HOUTHIS’ TRENCH DIGGING AND USE OF DRONES ALARMS UN
▶ Head of observer mission says progress made through setting up of joint observation posts is under threat
The United Nations expressed alarm yesterday at the digging of new trenches in Hodeidah by Houthi rebels and reports that drones are being used in direct contravention of a long-disputed ceasefire.
The head of the UN’s observer mission said that progress made by the establishment of joint observation posts was under threat because of the apparent breaches.
Lt Gen Abhijit Guha urged both sides to observe the ceasefire and to act in good faith to deal with incidents of escalation.
The developments came after Yemeni military officials said on Thursday that an international medical relief agency’s hospital in western Yemen was hit in a Houthi drone and missile attack, causing huge explosions that killed at least eight people.
Medecins Sans Frontieres said they closed the hospital because of the attack but revealed that there were no reports of deaths or injuries among its patients, who were transferred to other health facilities in the Red Sea city of Mocha.
MSF said the hospital opened in August last year, offering free services to wounded people and surgery.
Wadah Dobish, a spokesman for Yemen’s internationally recognised government, also said the Houthi attack struck warehouses used by a government-allied force late on Wednesday, causing a large explosion and fires that spread to residential areas.
Mr Dobish said the targets of the attack were government-aligned forces known as the Giants Brigade.
He said at least three drones also took part in the attack.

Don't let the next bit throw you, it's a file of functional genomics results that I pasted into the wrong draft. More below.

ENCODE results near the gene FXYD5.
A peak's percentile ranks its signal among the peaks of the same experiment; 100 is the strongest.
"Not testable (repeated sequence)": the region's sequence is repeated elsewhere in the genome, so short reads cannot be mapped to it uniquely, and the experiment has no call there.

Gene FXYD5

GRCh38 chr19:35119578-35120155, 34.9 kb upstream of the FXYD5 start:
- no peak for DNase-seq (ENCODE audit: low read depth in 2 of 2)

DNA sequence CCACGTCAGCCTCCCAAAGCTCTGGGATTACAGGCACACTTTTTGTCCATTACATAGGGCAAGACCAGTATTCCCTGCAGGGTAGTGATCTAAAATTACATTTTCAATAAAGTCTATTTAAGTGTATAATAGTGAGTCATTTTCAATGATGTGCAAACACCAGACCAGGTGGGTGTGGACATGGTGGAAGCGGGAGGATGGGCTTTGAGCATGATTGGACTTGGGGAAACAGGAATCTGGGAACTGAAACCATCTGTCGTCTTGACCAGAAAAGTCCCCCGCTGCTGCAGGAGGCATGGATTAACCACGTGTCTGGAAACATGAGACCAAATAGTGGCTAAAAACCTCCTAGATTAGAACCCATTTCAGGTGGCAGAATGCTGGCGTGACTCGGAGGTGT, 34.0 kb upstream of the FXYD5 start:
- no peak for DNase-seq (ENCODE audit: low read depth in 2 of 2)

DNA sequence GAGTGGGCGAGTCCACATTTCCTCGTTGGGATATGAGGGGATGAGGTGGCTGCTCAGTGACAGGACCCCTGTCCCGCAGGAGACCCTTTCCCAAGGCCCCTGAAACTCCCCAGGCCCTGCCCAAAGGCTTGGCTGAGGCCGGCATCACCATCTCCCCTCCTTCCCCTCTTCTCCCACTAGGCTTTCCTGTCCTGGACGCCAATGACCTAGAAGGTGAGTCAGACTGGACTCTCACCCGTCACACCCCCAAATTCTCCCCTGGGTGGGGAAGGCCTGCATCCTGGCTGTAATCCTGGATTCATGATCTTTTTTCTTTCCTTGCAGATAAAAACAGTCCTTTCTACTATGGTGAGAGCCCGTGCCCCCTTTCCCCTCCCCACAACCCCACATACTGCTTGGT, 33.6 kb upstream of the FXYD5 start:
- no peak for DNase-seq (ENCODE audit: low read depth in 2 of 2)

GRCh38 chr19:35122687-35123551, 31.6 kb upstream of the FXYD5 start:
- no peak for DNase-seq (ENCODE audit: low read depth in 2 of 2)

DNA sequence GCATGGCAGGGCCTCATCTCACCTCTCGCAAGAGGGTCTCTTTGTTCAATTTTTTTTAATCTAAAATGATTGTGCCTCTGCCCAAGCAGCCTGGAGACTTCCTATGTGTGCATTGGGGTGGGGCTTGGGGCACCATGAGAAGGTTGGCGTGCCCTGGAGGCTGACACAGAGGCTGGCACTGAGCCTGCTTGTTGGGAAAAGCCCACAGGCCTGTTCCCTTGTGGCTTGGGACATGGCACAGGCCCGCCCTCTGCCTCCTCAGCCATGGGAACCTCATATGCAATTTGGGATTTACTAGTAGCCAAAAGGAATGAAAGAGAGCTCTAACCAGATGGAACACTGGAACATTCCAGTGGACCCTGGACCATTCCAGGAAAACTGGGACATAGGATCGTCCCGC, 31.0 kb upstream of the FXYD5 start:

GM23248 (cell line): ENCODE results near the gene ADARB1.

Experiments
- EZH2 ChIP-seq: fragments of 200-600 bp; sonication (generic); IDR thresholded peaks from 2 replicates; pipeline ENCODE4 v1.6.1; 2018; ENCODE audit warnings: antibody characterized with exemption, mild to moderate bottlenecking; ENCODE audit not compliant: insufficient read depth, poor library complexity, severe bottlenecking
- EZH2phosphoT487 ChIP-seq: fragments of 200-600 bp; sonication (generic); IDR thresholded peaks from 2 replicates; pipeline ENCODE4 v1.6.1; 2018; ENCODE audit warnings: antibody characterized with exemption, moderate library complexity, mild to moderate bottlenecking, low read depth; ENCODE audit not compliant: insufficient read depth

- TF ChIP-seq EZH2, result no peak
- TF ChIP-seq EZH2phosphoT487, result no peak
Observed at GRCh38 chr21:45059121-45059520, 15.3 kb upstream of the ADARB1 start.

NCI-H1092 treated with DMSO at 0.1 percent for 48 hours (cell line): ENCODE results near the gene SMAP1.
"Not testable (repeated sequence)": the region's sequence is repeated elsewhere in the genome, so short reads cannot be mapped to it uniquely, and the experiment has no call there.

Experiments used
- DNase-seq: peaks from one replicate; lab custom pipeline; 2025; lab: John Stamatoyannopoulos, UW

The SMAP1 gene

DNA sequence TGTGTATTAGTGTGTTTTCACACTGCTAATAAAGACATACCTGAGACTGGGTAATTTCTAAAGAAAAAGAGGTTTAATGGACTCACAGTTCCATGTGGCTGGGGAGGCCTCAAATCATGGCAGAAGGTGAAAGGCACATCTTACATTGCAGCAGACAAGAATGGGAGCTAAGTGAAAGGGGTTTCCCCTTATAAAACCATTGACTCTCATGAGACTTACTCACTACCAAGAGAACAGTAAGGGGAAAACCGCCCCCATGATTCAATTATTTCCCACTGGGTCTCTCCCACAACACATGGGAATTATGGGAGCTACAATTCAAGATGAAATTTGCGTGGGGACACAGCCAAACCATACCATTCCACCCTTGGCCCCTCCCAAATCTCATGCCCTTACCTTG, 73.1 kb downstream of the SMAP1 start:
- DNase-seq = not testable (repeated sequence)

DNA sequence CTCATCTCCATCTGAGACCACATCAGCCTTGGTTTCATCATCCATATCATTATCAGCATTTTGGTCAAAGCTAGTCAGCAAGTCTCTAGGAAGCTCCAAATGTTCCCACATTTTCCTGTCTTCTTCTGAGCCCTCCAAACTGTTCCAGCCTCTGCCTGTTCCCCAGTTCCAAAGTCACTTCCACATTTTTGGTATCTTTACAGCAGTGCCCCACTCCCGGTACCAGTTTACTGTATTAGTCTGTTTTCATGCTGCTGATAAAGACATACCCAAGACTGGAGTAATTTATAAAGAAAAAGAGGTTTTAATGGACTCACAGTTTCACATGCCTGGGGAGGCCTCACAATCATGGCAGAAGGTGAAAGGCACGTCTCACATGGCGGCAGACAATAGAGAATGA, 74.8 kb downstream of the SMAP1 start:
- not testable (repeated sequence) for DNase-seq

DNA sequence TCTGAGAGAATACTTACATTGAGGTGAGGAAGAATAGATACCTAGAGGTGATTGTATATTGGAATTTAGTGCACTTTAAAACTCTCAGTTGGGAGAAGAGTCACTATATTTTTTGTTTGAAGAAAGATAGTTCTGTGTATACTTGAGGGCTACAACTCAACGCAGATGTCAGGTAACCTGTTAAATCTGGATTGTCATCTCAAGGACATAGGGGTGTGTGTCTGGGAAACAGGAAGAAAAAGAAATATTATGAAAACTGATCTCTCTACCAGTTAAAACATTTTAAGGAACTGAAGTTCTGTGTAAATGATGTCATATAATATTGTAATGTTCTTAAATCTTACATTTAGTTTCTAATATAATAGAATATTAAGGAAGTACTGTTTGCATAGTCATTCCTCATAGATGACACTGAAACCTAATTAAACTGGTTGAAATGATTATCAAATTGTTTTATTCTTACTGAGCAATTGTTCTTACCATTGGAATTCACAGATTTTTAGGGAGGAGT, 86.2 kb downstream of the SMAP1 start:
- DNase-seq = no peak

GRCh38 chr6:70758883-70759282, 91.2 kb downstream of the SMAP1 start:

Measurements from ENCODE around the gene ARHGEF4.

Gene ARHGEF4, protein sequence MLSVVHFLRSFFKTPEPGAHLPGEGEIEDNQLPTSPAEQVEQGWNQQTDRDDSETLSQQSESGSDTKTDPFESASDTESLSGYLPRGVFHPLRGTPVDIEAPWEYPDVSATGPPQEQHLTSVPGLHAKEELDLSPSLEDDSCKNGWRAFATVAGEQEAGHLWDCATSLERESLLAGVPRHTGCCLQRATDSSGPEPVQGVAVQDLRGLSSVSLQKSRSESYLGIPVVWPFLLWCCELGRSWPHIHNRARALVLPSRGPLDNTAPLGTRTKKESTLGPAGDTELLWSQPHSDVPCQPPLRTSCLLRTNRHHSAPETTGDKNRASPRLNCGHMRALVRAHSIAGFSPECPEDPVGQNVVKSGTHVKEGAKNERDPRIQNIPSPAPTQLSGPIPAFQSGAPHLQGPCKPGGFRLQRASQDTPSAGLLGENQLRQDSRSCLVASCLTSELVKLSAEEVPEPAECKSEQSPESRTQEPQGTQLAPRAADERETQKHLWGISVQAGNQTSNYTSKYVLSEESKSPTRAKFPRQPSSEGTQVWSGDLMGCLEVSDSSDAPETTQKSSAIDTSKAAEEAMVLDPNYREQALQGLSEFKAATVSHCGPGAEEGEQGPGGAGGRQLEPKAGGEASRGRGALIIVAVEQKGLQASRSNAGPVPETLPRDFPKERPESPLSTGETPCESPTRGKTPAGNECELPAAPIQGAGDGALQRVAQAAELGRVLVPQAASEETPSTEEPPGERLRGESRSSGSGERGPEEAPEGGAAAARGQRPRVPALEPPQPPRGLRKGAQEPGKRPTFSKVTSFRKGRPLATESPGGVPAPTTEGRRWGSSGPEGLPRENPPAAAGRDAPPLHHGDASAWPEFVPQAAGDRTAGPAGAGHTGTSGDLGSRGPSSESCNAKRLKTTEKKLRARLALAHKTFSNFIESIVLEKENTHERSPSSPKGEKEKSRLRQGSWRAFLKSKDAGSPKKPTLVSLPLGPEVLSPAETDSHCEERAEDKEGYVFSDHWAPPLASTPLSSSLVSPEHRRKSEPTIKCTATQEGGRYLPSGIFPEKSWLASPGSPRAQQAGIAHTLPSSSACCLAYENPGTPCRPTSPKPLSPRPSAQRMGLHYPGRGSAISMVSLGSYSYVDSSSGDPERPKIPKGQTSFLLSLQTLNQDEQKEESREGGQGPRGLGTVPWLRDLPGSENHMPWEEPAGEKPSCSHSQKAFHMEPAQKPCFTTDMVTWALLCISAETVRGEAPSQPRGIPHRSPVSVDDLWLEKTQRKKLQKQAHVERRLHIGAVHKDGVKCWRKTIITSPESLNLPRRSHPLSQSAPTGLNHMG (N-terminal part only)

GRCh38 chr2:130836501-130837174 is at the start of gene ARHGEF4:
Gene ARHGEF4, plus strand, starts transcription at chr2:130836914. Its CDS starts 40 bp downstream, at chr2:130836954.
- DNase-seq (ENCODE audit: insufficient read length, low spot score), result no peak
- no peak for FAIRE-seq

After five years of conflict, Yemen remains a divided country.
The Iran-backed Houthis have controlled the capital, Sanaa, and much of the north since 2014.
A Saudi-led, US-backed military coalition has fought against the rebels and backs the government of President Abdrabu Mansur Hadi.
Mocha, historically famous for its coffee exports, lies in the southern part of Hodeidah province.
The port in the provincial capital, also named Hodeidah,
is Yemen’s most important entry point for international aid and other materials.
It has been the centre of UN-brokered negotiations since December to bring about a durable ceasefire to prevent the suspension of crucial aid deliveries.
Wednesday’s escalation could now jeopardise the UN deal, which was criticised by observers as vague and hard to enforce.
The hospital in Mocha is the only functional facility treating thousands of severely malnourished children from the area. It also treats the children of Yemenis who fled to Mocha over the past year to escape fighting in other areas.
The escalation came days after Mr Hadi and southern factions signed a new powersharing deal to end months of infighting in southern Yemen.
The UN Security Council issued a statement on Wednesday hailing the power-sharing agreement as “a positive and important step towards a comprehensive and inclusive political solution for Yemen”.
Earlier, US Secretary of State Mike Pompeo tweeted that the signatories set an example for compromise to end the conflict and achieve stability in the war-torn country.